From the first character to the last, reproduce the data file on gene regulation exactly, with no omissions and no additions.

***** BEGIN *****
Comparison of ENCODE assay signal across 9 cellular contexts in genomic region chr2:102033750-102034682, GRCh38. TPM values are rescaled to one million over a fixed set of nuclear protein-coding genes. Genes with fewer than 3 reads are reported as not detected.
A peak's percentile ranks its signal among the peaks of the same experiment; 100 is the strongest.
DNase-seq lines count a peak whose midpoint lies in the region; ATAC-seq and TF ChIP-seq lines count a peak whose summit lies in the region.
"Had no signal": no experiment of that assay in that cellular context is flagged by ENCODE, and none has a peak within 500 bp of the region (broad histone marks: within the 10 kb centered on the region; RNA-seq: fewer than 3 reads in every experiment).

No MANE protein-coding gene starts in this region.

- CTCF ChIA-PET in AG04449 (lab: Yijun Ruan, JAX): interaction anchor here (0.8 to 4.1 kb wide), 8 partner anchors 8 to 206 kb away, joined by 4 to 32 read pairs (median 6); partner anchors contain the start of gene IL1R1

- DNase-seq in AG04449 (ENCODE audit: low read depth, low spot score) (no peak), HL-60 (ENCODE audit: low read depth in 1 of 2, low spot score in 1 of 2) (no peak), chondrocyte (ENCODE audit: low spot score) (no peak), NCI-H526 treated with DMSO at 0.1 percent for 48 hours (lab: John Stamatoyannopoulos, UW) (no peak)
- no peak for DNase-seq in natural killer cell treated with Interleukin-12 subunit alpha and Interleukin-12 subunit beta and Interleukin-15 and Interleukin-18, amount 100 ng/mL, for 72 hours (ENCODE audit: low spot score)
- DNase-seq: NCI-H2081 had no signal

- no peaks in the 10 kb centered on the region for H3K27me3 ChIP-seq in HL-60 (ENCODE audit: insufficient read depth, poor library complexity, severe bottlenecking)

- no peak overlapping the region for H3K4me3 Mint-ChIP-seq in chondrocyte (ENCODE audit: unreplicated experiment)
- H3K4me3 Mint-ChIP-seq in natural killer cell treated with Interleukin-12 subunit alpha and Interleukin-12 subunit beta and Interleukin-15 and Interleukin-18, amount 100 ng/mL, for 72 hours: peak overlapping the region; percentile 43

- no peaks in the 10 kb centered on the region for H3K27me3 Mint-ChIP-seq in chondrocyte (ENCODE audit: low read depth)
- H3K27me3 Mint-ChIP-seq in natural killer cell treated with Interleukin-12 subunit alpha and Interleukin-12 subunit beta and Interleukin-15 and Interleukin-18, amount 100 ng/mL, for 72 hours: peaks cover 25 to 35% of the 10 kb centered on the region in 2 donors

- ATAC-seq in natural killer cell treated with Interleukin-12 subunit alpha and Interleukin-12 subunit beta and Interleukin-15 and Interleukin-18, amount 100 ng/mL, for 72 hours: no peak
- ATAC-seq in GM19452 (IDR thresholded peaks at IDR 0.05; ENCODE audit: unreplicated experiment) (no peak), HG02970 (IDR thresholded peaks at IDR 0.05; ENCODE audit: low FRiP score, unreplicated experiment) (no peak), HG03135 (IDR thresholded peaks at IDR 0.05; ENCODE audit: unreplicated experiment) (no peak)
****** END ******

Comparison of ENCODE assay signal across 9 cellular contexts in genomic region chr2:102033750-102034682, GRCh38. TPM values are rescaled to one million over a fixed set of nuclear protein-coding genes. Genes with fewer than 3 reads are reported as not detected.
A peak's percentile ranks its signal among the peaks of the same experiment; 100 is the strongest.
DNase-seq lines count a peak whose midpoint lies in the region; ATAC-seq and TF ChIP-seq lines count a peak whose summit lies in the region.
"Had no signal": no experiment of that assay in that cellular context is flagged by ENCODE, and none has a peak within 500 bp of the region (broad histone marks: within the 10 kb centered on the region; RNA-seq: fewer than 3 reads in every experiment).

No MANE protein-coding gene starts in this region.

- CTCF ChIA-PET in AG04449 (lab: Yijun Ruan, JAX): interaction anchor here (0.8 to 4.1 kb wide), 8 partner anchors 8 to 206 kb away, joined by 4 to 32 read pairs (median 6); partner anchors contain the start of gene IL1R1

- DNase-seq in AG04449 (ENCODE audit: low read depth, low spot score) (no peak), HL-60 (ENCODE audit: low read depth in 1 of 2, low spot score in 1 of 2) (no peak), chondrocyte (ENCODE audit: low spot score) (no peak), NCI-H526 treated with DMSO at 0.1 percent for 48 hours (lab: John Stamatoyannopoulos, UW) (no peak)
- no peak for DNase-seq in natural killer cell treated with Interleukin-12 subunit alpha and Interleukin-12 subunit beta and Interleukin-15 and Interleukin-18, amount 100 ng/mL, for 72 hours (ENCODE audit: low spot score)
- DNase-seq: NCI-H2081 had no signal

- no peaks in the 10 kb centered on the region for H3K27me3 ChIP-seq in HL-60 (ENCODE audit: insufficient read depth, poor library complexity, severe bottlenecking)

- no peak overlapping the region for H3K4me3 Mint-ChIP-seq in chondrocyte (ENCODE audit: unreplicated experiment)
- H3K4me3 Mint-ChIP-seq in natural killer cell treated with Interleukin-12 subunit alpha and Interleukin-12 subunit beta and Interleukin-15 and Interleukin-18, amount 100 ng/mL, for 72 hours: peak overlapping the region; percentile 43

- no peaks in the 10 kb centered on the region for H3K27me3 Mint-ChIP-seq in chondrocyte (ENCODE audit: low read depth)
- H3K27me3 Mint-ChIP-seq in natural killer cell treated with Interleukin-12 subunit alpha and Interleukin-12 subunit beta and Interleukin-15 and Interleukin-18, amount 100 ng/mL, for 72 hours: peaks cover 25 to 35% of the 10 kb centered on the region in 2 donors

- ATAC-seq in natural killer cell treated with Interleukin-12 subunit alpha and Interleukin-12 subunit beta and Interleukin-15 and Interleukin-18, amount 100 ng/mL, for 72 hours: no peak
- ATAC-seq in GM19452 (IDR thresholded peaks at IDR 0.05; ENCODE audit: unreplicated experiment) (no peak), HG02970 (IDR thresholded peaks at IDR 0.05; ENCODE audit: low FRiP score, unreplicated experiment) (no peak), HG03135 (IDR thresholded peaks at IDR 0.05; ENCODE audit: unreplicated experiment) (no peak)